Stupidity and power
All humans, through their actions, have an effect on their community; the intensity of which is determined by the degree of strength, they genetically posses, of the traits inherent to their category. That is how intelligent, helpless, criminal or stupid one is. But also, and more dangerously, it derives from the position of power and authority they occupy in society. If, like discussed earlier, the same percentage of stupid people can be found in university janitors and Nobel prize winners, it is safe to assume that a relative percentage of stupidity will be present amongst heads of states, military leaders, economists, heads of industry and so on and so on. With the additional problematic that their “capacity to harm others is dangerously increased by the position of power they occupy”.
“The question that reasonable people often ask is how and why stupid people manage to reach positions of power and authority.” This is Cipolla’s answer: “Class and caste were the social institutions that allowed a steady stream of stupid people in positions of power in most pre-industrial societies. In the modern industrial world (…) instead of class and caste, there are political parties, bureaucracy and democracy. Within a democratic system, general elections are a highly effective instrument to ensure the stable maintenance of a percentage of stupid people among the powerful. It should be remembered that, under the Second Law, a percentage of people who vote are stupid and elections offer them a magnificent opportunity to harm everyone else, without any gain from their action. They accomplish this by helping to maintain a constant level of fools among the people in power.” Just take a look at most politicians around the world and you’ll notice this is true.
The power of stupidity
According to Cipolla the real power and danger of stupidity resides in it’s irrationality. An intelligent person can fight a bandit for they both fight with the same weapons: logic and rationality. A fight between an intelligent person and a bandit resembles a chess game where the best tactical moves will determine the winner. This is not the case with a stupid person for a stupid person will irremediably behave irrationally.
“Since the actions of a stupid person do not conform to the rules of rationality, it follows that:
- generally one is taken by surprise by the attack;
- even when awareness of the attack is acquired, it is not possible to organise a rational defense, because the attack, in itself, lacks any rational structure.”
Fourth Law: Non-stupid people always underestimate the damaging power of stupid individuals. In particular non-stupid people constantly forget that at all times and places and under any circumstances to deal and/or associate with stupid people always turns out to be a costly mistake.
It is no surprise that a helpless person would not recognise the danger of a stupid person. They are helpless after all. What is surprising is that an intelligent person or a bandit would make the same mistake. They should know better. The only hypothesis Cipolla can conceive are that, when faced with stupidity, intelligent people are overwhelmed by a sense of superiority or pity or contempt. Also, an intelligent person generally tends to believe that a stupid person can only hurt himself, but that means confusing stupidity with helplessness. Cipolla adds: “Sometimes it is even tempting to associate oneself with a stupid individual with the aim of using him for your own aims. This manoeuvre can only have disastrous effects because:
- it is based on the complete incomprehension of the essential nature of stupidity
- gives the stupid person extra room to exercise his talents. (…) Due to the erratic nature of stupidity, one cannot foresee all the actions and reactions of the same and in a short time one will be crushed and pulverised by his unpredictable actions.
Over the centuries, in public and private life, countless people have not taken into account the Fourth Basic Law and this has caused incalculable losses to humanity.”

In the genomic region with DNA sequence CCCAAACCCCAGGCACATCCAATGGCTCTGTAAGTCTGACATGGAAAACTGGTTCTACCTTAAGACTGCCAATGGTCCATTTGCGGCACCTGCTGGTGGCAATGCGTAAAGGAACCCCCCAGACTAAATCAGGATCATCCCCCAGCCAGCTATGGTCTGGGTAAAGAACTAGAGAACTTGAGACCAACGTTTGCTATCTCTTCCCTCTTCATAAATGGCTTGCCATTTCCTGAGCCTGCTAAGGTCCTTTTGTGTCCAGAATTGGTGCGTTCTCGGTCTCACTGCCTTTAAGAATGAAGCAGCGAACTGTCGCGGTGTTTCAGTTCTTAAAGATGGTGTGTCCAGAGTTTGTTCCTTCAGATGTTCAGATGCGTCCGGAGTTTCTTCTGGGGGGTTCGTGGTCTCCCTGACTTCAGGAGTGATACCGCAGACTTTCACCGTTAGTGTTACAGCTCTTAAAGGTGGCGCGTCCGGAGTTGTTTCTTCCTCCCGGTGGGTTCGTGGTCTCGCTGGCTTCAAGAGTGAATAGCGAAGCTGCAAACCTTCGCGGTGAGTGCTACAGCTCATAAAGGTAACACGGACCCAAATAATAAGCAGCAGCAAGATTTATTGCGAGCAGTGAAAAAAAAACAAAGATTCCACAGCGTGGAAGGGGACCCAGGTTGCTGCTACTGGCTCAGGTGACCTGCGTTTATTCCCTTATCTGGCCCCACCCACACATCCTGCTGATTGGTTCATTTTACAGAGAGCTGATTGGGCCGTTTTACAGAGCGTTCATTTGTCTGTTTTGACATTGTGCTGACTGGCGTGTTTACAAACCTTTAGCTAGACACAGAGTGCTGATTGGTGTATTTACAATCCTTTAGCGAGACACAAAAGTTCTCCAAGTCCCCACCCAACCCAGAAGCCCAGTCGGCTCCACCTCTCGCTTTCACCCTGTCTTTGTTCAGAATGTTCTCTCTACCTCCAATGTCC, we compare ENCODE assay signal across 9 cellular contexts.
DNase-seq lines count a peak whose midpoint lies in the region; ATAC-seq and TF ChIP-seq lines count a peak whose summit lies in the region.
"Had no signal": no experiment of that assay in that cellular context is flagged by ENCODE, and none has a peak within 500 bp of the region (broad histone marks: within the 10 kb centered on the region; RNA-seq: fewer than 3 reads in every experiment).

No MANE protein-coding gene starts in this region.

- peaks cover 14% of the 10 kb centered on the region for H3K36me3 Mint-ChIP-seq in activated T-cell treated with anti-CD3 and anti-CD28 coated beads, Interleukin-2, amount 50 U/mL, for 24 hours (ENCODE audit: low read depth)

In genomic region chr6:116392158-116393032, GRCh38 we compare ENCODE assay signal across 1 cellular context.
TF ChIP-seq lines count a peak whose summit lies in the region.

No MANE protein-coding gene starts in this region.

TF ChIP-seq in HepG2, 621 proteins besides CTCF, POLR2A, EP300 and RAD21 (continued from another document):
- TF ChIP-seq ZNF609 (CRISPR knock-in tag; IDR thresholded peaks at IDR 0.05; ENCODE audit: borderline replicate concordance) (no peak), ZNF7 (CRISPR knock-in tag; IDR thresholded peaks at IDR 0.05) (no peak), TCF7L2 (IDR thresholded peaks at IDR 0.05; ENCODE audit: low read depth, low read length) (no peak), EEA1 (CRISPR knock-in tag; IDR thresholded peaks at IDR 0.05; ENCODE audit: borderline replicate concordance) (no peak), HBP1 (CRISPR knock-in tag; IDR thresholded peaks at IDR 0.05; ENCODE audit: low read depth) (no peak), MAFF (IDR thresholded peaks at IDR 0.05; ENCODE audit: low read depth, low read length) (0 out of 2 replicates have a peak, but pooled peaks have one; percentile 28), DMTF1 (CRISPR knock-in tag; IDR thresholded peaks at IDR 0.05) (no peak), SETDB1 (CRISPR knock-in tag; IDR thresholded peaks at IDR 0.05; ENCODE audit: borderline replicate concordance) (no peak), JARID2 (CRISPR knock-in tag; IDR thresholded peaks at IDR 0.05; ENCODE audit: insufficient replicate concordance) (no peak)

Fifth Law: A stupid person is the most dangerous type of person.
The fifth law has profound consequences for the social, political, cultural and economic well being of a community. When the stupid “go to work” they create nothing but losses, for themselves and others, and the whole society is impoverished.
When a society is healthy and growing the damage done by stupid people is kept in check by intelligent ones. But if a society is in decline stupidity becomes more active because intelligent people tend to disappear and bandits occupy more and more places of power. This inevitably strengthens the destructive power of the stupid and brings the country to ruin.
There is one aspect of Cipolla’s study that leaves me unsatisfied, and that is the consideration of truth. In order for stupidity to be analysed following his system we must first define the proper starting point of our analysis. If stupidity is to cause harm to others without any gain for oneself we must first define what constitutes harm. Of course in most cases this is self evident but in more subtle and complex situations this is not always the case. Let’s use a current example: Covid vaccines. If the vaccines are a good medical product those refusing to take it are, by Cipolla’s definition, stupid. But if the vaccines are a bad product then those refusing to take it are intelligent. So in order to define stupidity we need to have a clear definition of good and bad. And this is not always easy to do.
The second aspect that I’d like to point out is that being helpless, bring benefits to others but losses to oneself, could be considered both a weakness or an act of absolute ethical and moral integrity. Didn’t Jesus of Nazareth, after all, sacrifice himself for the good of humanity? Didn’t Gandhi? St Francis? Isn’t the sign of a materialistic mind to consider helplessness a weakness rather than a virtue?
This said, it seems to me, that the proliferation of stupidity in all fields of today’s social life is a clear sign of the decline of the capitalist era. A system that has put profit and material pleasure above everything else created a cultural vacuum of Biblical proportions. Within this empty space the virus of stupidity has reproduced itself to staggering amounts. Hedonistic capitalism, having eliminated the classical ideas of universal ethic, finds itself at it’s logical conclusion. We bartered virtue for pleasure, culture for entertainment, economic justice for social justice, philosophy for memes, the transcendent for the immanent, political ideals for blind ideology, Pink Floyd for Justin Bieber and the results are in folks! May all the number of the stars give light to your fair way!